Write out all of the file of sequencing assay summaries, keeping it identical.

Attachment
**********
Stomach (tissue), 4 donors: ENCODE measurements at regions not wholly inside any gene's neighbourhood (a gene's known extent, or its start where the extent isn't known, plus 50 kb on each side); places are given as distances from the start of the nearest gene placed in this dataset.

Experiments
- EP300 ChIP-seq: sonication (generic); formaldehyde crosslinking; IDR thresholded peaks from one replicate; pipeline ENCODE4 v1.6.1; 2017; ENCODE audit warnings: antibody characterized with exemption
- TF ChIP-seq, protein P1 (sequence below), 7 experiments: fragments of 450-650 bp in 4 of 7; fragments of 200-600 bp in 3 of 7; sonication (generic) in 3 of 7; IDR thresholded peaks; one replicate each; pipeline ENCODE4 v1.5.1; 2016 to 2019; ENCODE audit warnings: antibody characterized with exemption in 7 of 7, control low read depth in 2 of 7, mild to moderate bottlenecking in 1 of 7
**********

Stomach (tissue), 4 donors: ENCODE measurements at regions not wholly inside any gene's neighbourhood (a gene's known extent, or its start where the extent isn't known, plus 50 kb on each side); places are given as distances from the start of the nearest gene placed in this dataset.

Experiments
- EP300 ChIP-seq: sonication (generic); formaldehyde crosslinking; IDR thresholded peaks from one replicate; pipeline ENCODE4 v1.6.1; 2017; ENCODE audit warnings: antibody characterized with exemption
- TF ChIP-seq, protein P1 (sequence below), 7 experiments: fragments of 450-650 bp in 4 of 7; fragments of 200-600 bp in 3 of 7; sonication (generic) in 3 of 7; IDR thresholded peaks; one replicate each; pipeline ENCODE4 v1.5.1; 2016 to 2019; ENCODE audit warnings: antibody characterized with exemption in 7 of 7, control low read depth in 2 of 7, mild to moderate bottlenecking in 1 of 7